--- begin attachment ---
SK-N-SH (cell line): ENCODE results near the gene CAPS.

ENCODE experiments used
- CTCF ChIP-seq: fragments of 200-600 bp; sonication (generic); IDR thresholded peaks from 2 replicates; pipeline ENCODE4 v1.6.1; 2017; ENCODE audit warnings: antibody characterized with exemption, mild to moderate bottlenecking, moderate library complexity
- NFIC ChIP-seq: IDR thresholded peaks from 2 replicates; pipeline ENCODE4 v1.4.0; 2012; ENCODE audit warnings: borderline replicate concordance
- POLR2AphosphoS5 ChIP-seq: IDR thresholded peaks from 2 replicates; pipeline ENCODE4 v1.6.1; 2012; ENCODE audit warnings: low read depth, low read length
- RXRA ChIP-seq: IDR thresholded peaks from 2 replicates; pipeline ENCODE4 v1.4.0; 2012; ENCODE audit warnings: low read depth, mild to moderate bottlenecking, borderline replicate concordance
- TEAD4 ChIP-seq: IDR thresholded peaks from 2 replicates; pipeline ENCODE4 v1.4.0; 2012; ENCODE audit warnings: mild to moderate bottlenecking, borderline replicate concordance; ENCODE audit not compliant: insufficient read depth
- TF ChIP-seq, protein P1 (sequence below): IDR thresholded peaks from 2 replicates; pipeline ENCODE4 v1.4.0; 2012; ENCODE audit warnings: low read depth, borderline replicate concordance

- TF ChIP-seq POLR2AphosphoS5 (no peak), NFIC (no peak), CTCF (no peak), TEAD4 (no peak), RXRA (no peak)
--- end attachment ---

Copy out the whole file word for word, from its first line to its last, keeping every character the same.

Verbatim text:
SK-N-SH (cell line): ENCODE results near the gene CAPS.

ENCODE experiments used
- CTCF ChIP-seq: fragments of 200-600 bp; sonication (generic); IDR thresholded peaks from 2 replicates; pipeline ENCODE4 v1.6.1; 2017; ENCODE audit warnings: antibody characterized with exemption, mild to moderate bottlenecking, moderate library complexity
- NFIC ChIP-seq: IDR thresholded peaks from 2 replicates; pipeline ENCODE4 v1.4.0; 2012; ENCODE audit warnings: borderline replicate concordance
- POLR2AphosphoS5 ChIP-seq: IDR thresholded peaks from 2 replicates; pipeline ENCODE4 v1.6.1; 2012; ENCODE audit warnings: low read depth, low read length
- RXRA ChIP-seq: IDR thresholded peaks from 2 replicates; pipeline ENCODE4 v1.4.0; 2012; ENCODE audit warnings: low read depth, mild to moderate bottlenecking, borderline replicate concordance
- TEAD4 ChIP-seq: IDR thresholded peaks from 2 replicates; pipeline ENCODE4 v1.4.0; 2012; ENCODE audit warnings: mild to moderate bottlenecking, borderline replicate concordance; ENCODE audit not compliant: insufficient read depth
- TF ChIP-seq, protein P1 (sequence below): IDR thresholded peaks from 2 replicates; pipeline ENCODE4 v1.4.0; 2012; ENCODE audit warnings: low read depth, borderline replicate concordance

- TF ChIP-seq POLR2AphosphoS5 (no peak), NFIC (no peak), CTCF (no peak), TEAD4 (no peak), RXRA (no peak)